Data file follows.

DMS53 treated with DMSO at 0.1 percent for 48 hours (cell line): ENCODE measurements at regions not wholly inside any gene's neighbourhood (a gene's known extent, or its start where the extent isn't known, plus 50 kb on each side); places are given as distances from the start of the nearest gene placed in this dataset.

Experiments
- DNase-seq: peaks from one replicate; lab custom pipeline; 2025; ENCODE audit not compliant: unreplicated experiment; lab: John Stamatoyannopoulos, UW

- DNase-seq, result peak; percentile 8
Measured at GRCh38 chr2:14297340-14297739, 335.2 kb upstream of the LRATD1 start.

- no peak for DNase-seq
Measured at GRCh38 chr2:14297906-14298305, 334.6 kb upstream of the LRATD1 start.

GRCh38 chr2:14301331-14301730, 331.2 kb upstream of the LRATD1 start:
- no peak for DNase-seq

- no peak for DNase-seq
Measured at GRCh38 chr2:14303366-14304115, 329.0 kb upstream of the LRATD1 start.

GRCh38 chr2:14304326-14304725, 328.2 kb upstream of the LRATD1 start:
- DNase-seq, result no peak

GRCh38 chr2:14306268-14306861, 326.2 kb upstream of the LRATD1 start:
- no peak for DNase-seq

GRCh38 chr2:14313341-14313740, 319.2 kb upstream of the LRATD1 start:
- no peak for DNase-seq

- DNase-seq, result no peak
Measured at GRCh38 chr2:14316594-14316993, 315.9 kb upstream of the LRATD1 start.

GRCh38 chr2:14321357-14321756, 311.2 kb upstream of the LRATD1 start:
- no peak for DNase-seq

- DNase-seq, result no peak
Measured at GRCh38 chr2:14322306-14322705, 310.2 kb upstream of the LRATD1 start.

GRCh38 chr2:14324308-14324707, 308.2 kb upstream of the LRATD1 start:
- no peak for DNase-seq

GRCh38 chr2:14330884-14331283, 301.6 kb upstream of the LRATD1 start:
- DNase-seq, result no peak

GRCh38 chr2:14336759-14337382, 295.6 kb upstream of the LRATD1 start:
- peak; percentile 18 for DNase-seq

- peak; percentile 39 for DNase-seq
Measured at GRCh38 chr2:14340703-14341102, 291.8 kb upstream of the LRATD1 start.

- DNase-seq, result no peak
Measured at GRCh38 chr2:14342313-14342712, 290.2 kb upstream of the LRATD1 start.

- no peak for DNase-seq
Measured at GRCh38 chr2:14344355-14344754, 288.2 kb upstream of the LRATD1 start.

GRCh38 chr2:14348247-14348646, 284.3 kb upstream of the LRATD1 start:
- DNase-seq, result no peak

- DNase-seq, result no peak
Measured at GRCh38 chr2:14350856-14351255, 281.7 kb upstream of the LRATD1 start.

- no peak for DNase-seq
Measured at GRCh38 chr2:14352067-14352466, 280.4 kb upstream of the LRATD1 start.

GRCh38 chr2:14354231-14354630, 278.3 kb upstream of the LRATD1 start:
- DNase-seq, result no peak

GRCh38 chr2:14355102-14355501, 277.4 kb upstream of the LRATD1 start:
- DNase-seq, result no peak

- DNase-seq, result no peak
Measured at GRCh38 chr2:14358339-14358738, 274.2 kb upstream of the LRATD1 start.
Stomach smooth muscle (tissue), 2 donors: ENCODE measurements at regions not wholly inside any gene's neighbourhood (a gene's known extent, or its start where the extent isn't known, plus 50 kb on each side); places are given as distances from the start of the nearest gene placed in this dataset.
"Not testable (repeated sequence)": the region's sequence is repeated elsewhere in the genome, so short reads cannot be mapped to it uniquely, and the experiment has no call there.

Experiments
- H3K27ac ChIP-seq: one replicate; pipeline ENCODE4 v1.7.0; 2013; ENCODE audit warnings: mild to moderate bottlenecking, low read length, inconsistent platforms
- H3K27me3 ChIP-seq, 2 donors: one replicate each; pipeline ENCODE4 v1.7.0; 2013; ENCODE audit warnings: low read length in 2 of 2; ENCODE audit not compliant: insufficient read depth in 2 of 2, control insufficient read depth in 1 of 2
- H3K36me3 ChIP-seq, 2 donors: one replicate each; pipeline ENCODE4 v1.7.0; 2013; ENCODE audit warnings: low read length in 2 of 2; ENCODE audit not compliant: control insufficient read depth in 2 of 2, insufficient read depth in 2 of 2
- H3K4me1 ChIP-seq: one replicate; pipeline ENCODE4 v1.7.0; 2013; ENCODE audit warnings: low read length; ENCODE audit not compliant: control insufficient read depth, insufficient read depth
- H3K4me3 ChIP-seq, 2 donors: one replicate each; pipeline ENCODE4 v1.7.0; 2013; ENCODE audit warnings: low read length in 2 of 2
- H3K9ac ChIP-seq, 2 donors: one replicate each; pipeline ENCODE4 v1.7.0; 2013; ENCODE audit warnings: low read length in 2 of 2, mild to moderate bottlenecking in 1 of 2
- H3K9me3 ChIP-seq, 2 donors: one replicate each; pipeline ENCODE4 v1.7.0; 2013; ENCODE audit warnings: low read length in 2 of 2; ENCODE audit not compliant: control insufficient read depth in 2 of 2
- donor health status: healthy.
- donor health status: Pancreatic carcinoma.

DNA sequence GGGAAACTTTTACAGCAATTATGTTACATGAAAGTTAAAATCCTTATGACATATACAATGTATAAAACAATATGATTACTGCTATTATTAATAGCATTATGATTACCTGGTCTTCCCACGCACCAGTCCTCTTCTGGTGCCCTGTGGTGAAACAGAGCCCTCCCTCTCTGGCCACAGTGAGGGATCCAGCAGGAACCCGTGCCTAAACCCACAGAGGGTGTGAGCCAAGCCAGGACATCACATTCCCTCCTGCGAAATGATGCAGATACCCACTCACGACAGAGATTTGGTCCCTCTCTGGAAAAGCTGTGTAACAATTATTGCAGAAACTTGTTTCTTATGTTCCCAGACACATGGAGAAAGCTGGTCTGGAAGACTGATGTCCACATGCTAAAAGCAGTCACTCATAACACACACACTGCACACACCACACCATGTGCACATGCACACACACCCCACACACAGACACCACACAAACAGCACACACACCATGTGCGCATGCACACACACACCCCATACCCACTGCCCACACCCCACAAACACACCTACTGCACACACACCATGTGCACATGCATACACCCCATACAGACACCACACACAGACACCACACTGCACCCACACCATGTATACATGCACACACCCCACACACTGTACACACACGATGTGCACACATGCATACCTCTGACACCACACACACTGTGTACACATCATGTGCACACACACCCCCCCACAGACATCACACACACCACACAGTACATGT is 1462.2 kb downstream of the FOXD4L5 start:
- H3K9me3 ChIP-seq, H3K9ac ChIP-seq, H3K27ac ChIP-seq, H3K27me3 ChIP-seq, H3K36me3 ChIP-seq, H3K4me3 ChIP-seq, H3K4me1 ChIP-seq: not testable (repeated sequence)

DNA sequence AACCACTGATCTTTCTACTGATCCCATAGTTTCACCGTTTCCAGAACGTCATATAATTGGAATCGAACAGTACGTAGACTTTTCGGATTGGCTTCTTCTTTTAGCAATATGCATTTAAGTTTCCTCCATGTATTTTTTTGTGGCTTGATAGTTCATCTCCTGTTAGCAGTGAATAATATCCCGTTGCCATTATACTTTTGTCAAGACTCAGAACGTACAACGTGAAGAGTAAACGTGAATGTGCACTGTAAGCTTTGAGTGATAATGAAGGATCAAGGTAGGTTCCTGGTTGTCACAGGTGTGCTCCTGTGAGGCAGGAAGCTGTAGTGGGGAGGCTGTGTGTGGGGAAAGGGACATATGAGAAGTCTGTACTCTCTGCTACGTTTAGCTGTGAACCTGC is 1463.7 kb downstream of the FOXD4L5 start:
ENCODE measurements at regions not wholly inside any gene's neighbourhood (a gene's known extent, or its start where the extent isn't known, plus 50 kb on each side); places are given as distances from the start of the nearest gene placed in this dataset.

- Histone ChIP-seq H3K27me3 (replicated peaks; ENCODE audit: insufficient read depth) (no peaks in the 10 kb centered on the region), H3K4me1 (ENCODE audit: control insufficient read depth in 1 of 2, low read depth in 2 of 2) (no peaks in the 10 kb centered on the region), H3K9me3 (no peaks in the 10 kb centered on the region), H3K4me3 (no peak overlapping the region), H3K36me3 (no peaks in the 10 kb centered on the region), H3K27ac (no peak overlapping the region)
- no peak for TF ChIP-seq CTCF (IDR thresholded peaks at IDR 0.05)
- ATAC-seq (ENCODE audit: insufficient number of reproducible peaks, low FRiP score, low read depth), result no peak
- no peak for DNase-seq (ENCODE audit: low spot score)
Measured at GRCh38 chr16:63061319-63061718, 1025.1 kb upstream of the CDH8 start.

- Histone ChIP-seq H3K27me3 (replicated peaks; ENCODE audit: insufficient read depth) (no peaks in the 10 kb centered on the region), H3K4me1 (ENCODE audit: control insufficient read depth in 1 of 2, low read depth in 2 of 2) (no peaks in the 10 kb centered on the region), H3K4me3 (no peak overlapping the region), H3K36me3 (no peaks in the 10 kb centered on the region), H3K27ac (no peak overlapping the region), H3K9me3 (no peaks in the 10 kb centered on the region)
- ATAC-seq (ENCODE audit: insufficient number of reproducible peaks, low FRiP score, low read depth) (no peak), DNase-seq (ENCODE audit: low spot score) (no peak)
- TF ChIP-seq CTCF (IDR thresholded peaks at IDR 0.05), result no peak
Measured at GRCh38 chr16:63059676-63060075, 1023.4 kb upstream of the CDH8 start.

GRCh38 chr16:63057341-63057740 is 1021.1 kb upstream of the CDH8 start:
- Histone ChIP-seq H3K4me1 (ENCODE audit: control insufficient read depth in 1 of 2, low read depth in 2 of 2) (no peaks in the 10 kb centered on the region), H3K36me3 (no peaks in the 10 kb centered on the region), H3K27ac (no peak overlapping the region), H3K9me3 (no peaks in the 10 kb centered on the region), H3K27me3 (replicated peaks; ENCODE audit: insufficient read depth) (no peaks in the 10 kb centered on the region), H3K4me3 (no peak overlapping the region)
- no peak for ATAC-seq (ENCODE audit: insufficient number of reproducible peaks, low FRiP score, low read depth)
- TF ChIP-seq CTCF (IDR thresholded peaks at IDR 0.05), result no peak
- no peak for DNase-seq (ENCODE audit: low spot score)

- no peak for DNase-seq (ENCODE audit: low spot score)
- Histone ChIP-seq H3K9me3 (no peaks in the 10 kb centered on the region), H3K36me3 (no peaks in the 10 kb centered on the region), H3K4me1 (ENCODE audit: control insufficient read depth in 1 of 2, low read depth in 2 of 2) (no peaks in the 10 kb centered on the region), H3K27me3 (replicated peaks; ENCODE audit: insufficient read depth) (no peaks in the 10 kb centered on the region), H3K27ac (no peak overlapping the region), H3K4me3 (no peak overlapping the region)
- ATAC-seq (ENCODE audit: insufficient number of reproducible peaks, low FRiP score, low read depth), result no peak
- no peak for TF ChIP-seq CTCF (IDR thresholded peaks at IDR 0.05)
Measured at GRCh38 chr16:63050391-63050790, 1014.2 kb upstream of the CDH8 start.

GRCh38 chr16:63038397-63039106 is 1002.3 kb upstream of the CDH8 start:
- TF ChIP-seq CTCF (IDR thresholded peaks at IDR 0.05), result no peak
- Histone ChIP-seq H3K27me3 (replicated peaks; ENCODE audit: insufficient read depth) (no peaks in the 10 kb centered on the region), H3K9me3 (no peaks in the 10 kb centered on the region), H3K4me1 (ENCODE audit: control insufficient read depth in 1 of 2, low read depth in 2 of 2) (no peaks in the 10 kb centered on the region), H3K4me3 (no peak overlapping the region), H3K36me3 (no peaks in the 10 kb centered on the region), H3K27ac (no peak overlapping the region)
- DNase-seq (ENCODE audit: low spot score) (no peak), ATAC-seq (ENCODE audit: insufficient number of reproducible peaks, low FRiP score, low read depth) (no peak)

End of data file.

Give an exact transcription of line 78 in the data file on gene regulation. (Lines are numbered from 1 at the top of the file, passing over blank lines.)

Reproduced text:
- no peak for DNase-seq (ENCODE audit: low spot score)